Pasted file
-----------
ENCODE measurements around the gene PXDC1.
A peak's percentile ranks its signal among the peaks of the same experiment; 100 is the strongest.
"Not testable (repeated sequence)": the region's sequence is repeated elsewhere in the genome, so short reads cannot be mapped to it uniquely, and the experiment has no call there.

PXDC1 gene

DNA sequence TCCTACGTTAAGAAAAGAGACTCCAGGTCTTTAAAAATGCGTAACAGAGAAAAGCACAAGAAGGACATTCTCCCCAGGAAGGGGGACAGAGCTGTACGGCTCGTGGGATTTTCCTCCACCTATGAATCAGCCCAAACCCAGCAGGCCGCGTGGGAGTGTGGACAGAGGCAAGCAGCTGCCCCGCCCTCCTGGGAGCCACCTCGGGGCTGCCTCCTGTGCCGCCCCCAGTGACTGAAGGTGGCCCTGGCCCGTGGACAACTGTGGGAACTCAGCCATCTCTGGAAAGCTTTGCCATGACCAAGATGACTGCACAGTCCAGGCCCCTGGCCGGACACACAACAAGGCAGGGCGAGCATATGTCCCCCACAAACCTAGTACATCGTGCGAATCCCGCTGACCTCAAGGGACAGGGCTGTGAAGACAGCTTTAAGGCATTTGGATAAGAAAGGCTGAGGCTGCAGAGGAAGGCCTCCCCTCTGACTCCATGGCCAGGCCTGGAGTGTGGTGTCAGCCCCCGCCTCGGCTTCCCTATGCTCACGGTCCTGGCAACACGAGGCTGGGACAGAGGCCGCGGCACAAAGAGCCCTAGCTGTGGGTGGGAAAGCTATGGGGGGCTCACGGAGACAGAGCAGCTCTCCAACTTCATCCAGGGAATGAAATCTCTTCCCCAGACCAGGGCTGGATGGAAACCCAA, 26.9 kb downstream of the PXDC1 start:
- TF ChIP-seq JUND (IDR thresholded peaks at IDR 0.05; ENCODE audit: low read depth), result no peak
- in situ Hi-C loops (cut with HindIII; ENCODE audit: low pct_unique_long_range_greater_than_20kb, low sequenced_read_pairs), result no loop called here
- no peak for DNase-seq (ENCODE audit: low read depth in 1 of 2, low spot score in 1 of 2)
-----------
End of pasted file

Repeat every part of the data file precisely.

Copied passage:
ENCODE measurements around the gene PXDC1.
A peak's percentile ranks its signal among the peaks of the same experiment; 100 is the strongest.
"Not testable (repeated sequence)": the region's sequence is repeated elsewhere in the genome, so short reads cannot be mapped to it uniquely, and the experiment has no call there.

PXDC1 gene

DNA sequence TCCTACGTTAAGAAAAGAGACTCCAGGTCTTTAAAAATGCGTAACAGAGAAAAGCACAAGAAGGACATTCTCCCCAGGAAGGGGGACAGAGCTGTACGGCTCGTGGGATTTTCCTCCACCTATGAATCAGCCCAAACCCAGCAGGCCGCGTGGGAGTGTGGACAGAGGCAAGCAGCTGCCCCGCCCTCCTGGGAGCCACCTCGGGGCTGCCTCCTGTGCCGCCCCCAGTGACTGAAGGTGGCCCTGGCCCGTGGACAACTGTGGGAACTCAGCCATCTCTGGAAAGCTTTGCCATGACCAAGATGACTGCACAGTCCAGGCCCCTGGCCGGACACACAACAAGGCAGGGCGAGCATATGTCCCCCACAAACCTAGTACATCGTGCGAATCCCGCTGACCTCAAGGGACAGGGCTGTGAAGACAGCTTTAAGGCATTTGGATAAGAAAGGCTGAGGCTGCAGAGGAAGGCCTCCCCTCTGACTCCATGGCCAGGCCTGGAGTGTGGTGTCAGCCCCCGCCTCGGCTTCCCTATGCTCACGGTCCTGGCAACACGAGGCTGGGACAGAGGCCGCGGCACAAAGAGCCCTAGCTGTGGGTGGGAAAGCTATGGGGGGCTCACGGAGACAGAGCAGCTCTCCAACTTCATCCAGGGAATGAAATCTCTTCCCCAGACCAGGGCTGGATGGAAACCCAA, 26.9 kb downstream of the PXDC1 start:
- TF ChIP-seq JUND (IDR thresholded peaks at IDR 0.05; ENCODE audit: low read depth), result no peak
- in situ Hi-C loops (cut with HindIII; ENCODE audit: low pct_unique_long_range_greater_than_20kb, low sequenced_read_pairs), result no loop called here
- no peak for DNase-seq (ENCODE audit: low read depth in 1 of 2, low spot score in 1 of 2)